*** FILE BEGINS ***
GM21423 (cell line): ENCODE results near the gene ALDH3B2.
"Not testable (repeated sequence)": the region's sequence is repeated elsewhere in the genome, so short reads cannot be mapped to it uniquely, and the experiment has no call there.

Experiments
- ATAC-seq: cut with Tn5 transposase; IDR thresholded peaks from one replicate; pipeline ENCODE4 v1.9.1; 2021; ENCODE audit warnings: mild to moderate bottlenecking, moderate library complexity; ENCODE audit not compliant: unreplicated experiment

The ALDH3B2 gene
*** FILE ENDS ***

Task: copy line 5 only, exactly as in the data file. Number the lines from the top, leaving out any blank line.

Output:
The ALDH3B2 gene